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The Rough Rider

Being Extra

Lexus Sagisi, Staff Writer

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“Extra”: not the gum brand but the attitude. “Over the top excessive; dramatic behavior; way too much,”  according to Urban Dictionary.  Our peers use it to describe those that act that way. It’s not a term meant to be taken seriously.

Since the rise of the word, we have considered people’s behaviors to be “extra” by either the things they say or the actions they do. Many students will come across situations where they qualify as “extra.”

“There is one kid in my art class that always has to get in trouble, sometimes it’s on purpose, even though he does it for fun, it causes distractions for the whole class and not just him,” says senior, Shayla Olayer.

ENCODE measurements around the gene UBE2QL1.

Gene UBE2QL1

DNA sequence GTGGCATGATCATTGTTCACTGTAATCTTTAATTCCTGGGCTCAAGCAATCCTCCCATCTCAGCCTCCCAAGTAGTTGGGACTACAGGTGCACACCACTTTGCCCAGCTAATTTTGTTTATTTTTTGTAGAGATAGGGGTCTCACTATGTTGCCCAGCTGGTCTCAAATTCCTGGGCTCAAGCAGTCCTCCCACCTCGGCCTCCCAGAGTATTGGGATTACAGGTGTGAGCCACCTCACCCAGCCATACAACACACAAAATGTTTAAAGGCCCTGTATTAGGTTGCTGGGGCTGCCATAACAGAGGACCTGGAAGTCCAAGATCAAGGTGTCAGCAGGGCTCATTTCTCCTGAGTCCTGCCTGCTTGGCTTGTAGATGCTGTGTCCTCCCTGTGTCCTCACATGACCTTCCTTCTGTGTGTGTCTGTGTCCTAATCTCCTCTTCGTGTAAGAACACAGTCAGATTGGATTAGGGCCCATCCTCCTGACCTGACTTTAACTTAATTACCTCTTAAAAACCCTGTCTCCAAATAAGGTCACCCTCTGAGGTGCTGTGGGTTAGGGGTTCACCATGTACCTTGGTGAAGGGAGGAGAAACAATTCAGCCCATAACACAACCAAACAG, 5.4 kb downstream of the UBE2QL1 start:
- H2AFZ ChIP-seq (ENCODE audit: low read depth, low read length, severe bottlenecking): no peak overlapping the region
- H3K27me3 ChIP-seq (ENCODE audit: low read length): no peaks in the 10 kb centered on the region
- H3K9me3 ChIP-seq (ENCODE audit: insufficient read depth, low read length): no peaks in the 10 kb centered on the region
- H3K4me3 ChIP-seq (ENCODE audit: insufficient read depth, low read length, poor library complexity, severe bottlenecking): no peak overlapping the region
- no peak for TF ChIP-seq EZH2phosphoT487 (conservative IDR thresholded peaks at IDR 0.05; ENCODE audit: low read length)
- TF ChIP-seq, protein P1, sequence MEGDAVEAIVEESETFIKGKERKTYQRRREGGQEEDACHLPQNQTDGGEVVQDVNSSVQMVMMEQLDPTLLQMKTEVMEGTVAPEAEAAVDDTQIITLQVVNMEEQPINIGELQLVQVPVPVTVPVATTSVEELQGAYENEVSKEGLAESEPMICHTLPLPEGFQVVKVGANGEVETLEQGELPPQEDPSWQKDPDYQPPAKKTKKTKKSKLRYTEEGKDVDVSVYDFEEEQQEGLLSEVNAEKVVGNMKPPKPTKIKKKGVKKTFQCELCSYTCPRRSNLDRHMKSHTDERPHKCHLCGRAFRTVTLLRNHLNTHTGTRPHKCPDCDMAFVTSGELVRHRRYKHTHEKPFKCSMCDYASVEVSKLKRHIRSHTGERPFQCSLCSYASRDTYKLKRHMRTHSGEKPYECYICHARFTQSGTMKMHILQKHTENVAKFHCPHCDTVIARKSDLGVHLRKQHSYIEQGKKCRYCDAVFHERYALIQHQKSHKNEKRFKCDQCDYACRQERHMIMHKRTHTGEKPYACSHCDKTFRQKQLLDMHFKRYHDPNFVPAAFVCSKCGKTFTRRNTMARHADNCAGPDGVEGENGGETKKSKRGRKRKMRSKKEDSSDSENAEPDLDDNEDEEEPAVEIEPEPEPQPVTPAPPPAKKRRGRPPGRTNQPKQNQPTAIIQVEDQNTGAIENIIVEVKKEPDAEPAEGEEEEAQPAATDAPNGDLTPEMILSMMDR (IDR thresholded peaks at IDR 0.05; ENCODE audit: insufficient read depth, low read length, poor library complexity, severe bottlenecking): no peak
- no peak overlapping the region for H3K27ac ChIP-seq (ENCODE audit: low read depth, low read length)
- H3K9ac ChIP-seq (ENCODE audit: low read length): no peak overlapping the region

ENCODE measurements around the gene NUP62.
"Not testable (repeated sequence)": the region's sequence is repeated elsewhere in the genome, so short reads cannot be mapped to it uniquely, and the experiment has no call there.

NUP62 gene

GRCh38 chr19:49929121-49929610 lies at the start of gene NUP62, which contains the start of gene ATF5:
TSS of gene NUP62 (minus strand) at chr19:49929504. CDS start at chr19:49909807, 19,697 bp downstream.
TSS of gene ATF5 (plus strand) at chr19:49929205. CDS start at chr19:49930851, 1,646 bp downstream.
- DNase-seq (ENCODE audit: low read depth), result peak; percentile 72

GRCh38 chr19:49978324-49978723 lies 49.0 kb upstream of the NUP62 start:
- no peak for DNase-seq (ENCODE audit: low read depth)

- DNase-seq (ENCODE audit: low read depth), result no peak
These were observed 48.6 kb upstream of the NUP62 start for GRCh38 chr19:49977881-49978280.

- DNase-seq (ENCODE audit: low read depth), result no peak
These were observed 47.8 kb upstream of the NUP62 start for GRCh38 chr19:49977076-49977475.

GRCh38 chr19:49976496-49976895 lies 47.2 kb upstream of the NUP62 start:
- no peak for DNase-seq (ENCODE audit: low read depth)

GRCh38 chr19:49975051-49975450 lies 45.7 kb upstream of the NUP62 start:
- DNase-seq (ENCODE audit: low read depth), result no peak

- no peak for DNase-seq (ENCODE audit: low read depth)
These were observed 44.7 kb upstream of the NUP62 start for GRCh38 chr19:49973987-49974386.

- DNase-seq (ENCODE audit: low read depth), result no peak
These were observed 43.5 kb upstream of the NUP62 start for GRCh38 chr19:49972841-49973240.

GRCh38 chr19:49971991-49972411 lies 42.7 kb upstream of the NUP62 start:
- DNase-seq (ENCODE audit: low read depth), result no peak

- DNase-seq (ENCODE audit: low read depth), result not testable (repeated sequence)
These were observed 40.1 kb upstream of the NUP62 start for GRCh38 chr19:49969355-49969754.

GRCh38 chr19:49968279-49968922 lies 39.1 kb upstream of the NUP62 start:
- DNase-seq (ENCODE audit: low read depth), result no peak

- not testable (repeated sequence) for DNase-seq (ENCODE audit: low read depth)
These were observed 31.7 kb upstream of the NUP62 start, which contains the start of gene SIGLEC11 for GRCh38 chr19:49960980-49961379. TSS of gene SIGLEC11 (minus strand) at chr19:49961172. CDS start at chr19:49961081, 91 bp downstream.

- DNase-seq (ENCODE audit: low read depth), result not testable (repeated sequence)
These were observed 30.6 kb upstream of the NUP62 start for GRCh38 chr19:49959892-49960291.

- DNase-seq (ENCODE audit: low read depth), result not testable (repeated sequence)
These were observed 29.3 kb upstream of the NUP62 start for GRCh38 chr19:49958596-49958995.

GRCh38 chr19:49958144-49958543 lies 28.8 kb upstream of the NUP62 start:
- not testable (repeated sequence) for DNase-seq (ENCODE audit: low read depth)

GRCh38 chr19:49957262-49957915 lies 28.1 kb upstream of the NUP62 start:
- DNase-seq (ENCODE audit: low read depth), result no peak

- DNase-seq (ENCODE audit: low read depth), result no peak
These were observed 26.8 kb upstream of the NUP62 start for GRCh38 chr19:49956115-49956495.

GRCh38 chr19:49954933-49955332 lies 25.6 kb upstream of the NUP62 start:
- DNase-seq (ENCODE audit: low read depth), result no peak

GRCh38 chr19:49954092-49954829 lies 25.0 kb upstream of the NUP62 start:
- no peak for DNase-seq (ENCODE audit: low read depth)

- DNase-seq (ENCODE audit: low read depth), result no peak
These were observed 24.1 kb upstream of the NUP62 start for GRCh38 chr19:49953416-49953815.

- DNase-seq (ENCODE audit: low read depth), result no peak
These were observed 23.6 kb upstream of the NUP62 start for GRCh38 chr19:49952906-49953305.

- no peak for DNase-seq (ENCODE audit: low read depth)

“Sometimes I’m just trying to have a nice conversation with my friend, only for some lesser being to interrupt me with their irrelevant story that no one asked for,” says senior Nakoa Kanahele.

“In middle school, there was this girl that always wanted attention, and one day she was talking behind my back and I confronted her and she put on the tough girl act and mouthed about how she was going to tell the counselor but instead she ended up calling her mom in the middle of the situation,” says junior Mahina Henry.

“So before this all went down, I told my friend that I was going to go to the party. However, knowing my grade, I cancelled the day before the party. She got mad and threw tantrums about ‘how I never socialize with other people at our school.’ So I told her that my grades will always come first because I’m paying for my education. I thought that the argument was going to end but little do I know that we both can hold mean grudges,” says Iain Adrejilo

However, some people don’t consider being called extra as a negative label. It wasn’t said as much until people did things that resembled it.

  • “You are what you eat,”
  • Cover your pimples with rhinestones.
  • Bus drivers taking unnecessary breaks.
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The student news site of Roosevelt High School
Being Extra